five tips for entrepreneurs
What drives you? Initially I was driven largely by wealth, but now it’s about seeing the success of other people in the organisation, passing on my skills, and seeing the business thrive. Bidvest has a strong and happy spirit.
Do you have to be an optimist to be an entrepreneur? You have to see the optimistic side of pessimistic views. The biggest wealth creation opportunities are where most people see the negatives.
What were the toughest times and how did you get through them? We’ve had few difficult times, but 1987 was particularly hard. But we’ve had reasonably good times. In 25 years Bidvest has grown in all but one year.
What would your top five pieces of advice be for budding entrepreneurs? Don’t get bogged down by too much information and advice. The second thing is to be able to differentiate between profit and making money. Profit is an accounting term, which is the difference between sales and costs; making money is the generation of cash. Making a return is absolutely fundamental. Attention to detail is extremely important. And you have to work hard.
What would you advise entrepreneurs not to do? It’s not about winning or losing. It’s base-by-base, not hitting too many home runs. As a leader you have to be assertive. Be unique and differentiate yourself from the competition.
How do you choose the people around you? I prefer people who have the tomorrow vision, who are willing to make changes and work hard.
Do you have to be born an entrepreneur? You’re not necessarily born one. Obviously your heritage, your family life, and the people you associate with have a direct impact on you. But luck and circumstance make a big difference.
How do you balance being a corporate with retaining entrepreneurial spirit? It was easier years ago. What destroys entrepreneurship is too much governance. Governance issues, transparency issues, communication issues make it a lot harder now. The pendulum swung a little bit too much to the right and it will swing back but there are benefits in the public company space. The capital to grow is available to you, but there are the negatives, like having to be exposed to public scrutiny.
Do you believe in work-life balance? Yes. You can’t exercise your mind unless you have a mind that’s rested and able to exercise. There are things you need to do to optimise what you do. That doesn’t mean coming to work more often or spending more hours at work. I often tell my managers we should spend more time doing nothing. I take leave often — it gives the opportunity to find new ideas, which is critical in entrepreneurship. If you’re just doing the same thing every day, you’re a manager and managers don’t make money.
Who influenced you most? My father, who ran a small grain milling company and my uncle, who was in pharmaceuticals. I would earn pocket money by packing birdseed for my father and by counting tablets in my uncle’s pharmacy. Manny Simchowitz (the founder of the W&A Group) was also a big influence. He was a unique entrepreneur, he was an operator. He taught me the concept of return on assets employed, and he was a firm believer in people. Those fundamental values live in me and in Bidvest.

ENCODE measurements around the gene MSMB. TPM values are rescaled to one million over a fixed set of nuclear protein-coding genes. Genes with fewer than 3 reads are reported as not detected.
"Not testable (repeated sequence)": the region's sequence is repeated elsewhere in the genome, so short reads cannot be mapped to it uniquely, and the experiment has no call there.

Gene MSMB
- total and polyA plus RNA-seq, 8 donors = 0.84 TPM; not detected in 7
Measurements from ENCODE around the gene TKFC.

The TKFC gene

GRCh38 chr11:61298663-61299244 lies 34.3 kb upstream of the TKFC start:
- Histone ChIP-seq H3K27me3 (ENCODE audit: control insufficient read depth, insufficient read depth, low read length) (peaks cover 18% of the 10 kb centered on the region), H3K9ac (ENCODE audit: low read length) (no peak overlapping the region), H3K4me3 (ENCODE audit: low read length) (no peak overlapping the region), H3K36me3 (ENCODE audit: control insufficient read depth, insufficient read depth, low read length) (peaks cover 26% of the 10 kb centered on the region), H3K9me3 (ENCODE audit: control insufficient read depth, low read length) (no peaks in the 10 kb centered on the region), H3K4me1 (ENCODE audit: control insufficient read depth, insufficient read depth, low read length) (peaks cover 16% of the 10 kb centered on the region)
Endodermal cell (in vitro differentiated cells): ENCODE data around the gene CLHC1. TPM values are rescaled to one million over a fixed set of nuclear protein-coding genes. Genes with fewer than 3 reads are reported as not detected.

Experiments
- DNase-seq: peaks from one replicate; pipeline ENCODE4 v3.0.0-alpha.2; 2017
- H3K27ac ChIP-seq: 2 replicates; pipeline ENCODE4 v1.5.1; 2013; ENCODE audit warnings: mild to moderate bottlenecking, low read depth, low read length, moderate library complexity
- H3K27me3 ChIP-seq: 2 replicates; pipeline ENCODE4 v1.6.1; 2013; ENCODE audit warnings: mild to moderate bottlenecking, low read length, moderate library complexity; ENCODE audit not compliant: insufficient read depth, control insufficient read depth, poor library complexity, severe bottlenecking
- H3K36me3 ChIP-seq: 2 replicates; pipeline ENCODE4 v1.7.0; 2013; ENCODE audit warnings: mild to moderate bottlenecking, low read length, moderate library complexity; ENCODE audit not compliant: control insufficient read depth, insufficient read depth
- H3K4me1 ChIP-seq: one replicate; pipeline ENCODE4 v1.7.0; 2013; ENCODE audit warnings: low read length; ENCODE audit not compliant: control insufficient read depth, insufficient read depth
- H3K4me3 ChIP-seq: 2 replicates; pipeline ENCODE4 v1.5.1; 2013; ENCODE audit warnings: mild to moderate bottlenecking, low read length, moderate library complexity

Do you read business books? No, I generally read few books but I’m not saying that’s a good thing. I don’t look for guidance in books or advisers. I have never consulted with an advisory firm. If we had to get an adviser to tell us what to do then it’s time for them to do it and us to move on.
How did you know you could do this? I didn’t. I exceeded my own expectations. I am quite shy even though I have gained a lot of confidence. People find confidence to surpass their expectations of themselves with a little bit of encouragement and one or two successes.
What did you want to be at school? I was not a good student, I preferred sport. My first choice was to be a school teacher but my mother said I wouldn’t make enough money. She wanted me to be a doctor. I tried that for about six weeks until I had to cut open my first frog. That was the day I went straight into accountancy.
If you were not doing this, what would you be doing? I’d probably be a retired schoolmaster.
What is your biggest fear? Flying. I have to take tranquillisers when I fly. There is also the fear of failure. I am also concerned by the possibility of not fully understanding all the issues that are at stake, and the responsibility of looking after 140,000 employees and their families.
Which has been the most difficult company to turn around? So far, Rennies, because it came out of Anglo American which was a very regimented corporation. There were lots of rules that needed to be unwound.
What type of businesses do you seek out to buy? We don’t want to buy perfect businesses that are in “showroom condition”. There’s isn’t much one can add to them. One of the things that drives value is growth potential. You want to be involved with a business that has a future. Our well-used internal term “Rofe for Joffe” acts as a reminder to always consider the Return on Funds Employed when making decisions.
What trait do you dislike about yourself? I can be overcompetitive.
What talent would you most like to have? I did learn to play the piano but I wasn’t particularly good. There are two things I would have loved to do but never really had much talent for: music and swimming. I was a good sportsman but not good in the water.
This is an excerpt from the book, South African Business Leaders: What Makes Them Tick, by Adele Shevel, available on Amazon.com